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Re: Perl array declaring

by shmem (Chancellor)
on Jun 01, 2013 at 22:34 UTC ( #1036512=note: print w/replies, xml ) Need Help??

in reply to Perl array declaring

See perldata.

A variable (a symbol which lets you reference some data) in perl is ruled by two constraints, or boundaries, or scopes:

  • the package (or namespace) scope
  • the lexical scope

Package scoped variables are recorded in the symbol table of their associated namespace.
The default namespace is main, and its symbol table is accessible via the hash %main:: (or shorthand %::).
This scope can span files.

Lexical scoped variables are visible only in the current BLOCK, file or eval.
These variables are not associated with any symbol table, but rather with their (static) execution path.

The package variables are either just written without any declaration (e.g $file = "myfile.txt"; - the strict pragma forbids that), used fully qualified (e.g. $main::file = "myfile.txt"; (that is ok under strict) or declared with our (e.g. our $file = "myfile.txt";). The our creates a symbol table entry for a variable declared that way and a lexical alias for that symbol.

The lexical variables are declared with my (e.g. my $file = "myfile.txt";). At runtime, they are reset when their scope is entered.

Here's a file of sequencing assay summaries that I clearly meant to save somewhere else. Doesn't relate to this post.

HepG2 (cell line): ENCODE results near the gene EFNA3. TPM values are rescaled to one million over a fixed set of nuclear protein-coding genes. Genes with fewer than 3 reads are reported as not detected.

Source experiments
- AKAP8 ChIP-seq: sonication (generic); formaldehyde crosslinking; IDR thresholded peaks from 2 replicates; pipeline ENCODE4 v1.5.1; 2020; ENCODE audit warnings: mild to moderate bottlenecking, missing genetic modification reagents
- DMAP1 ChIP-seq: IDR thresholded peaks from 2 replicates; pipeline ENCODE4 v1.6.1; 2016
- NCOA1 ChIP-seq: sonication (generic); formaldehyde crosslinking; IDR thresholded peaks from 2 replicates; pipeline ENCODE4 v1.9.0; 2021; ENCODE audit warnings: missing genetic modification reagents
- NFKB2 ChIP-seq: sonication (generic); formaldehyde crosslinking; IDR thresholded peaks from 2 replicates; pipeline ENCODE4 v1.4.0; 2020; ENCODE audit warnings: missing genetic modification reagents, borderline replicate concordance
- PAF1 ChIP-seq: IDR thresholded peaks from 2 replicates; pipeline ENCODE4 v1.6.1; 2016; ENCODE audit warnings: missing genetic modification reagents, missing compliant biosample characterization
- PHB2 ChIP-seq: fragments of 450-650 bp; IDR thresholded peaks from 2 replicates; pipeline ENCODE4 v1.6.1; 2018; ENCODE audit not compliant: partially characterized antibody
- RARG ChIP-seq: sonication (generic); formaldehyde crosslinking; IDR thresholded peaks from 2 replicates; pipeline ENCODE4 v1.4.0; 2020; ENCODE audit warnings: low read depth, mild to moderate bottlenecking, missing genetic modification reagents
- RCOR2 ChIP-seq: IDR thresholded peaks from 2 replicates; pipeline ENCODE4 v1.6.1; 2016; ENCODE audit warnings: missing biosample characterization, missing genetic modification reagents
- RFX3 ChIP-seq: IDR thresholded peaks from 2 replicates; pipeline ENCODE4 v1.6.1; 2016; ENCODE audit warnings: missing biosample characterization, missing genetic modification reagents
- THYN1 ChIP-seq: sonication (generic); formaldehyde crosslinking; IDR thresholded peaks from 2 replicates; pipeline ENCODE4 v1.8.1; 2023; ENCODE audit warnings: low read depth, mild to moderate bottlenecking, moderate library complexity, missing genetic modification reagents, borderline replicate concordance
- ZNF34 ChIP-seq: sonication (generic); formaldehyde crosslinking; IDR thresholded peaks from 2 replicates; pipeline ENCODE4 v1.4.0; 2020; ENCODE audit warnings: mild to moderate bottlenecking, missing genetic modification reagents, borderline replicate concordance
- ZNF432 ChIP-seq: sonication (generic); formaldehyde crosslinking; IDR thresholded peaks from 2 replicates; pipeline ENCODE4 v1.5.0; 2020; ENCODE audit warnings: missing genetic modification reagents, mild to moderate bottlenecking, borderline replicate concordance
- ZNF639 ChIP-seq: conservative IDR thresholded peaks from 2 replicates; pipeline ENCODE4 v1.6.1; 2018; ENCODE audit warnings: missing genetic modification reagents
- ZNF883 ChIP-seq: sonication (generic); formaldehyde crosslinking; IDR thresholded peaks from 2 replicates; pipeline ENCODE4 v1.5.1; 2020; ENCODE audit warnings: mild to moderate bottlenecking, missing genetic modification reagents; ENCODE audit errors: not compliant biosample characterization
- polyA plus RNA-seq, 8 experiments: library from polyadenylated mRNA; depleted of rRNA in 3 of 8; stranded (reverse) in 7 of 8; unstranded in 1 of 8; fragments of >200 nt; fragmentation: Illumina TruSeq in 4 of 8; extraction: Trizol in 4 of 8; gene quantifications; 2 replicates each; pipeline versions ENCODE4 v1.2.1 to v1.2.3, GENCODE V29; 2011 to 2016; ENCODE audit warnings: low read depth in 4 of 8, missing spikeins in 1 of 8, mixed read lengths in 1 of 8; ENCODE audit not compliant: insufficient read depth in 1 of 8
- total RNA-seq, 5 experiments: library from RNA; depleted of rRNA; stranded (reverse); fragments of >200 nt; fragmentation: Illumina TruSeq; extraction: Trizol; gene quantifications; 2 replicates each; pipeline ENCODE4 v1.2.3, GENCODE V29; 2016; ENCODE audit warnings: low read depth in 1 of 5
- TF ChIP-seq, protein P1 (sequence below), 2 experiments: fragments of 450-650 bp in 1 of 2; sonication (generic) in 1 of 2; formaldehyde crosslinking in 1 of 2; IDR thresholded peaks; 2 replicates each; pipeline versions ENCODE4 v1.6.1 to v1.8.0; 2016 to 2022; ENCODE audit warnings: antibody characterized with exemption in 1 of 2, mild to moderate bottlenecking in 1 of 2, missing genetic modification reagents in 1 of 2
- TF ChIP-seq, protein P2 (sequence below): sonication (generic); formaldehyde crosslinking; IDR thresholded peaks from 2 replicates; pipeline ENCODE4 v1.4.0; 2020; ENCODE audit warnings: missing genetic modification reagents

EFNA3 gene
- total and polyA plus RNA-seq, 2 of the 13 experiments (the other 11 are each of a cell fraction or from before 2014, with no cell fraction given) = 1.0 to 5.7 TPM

Just for completeness - a package variable can be used in a lexical sort of way, too - masking the original symbol table variable slot with a local declaration. They are valid during the execution time in the current scope, even branching to different files.

Phew. Now back to your question:

Hello i am a new to Perl and i am trying to understand what is differences between declare :my @array or @arry?

Short answer:

  • my @array is a named array declaration, lexically scoped, visible only in the enclosing block (delimited with curlies), eval or file
  • @arry is a (unqualified) package variable which on first ocurrance causes the creation of an entry in the current symbol table

If anything of the above is unclear, just ask again.

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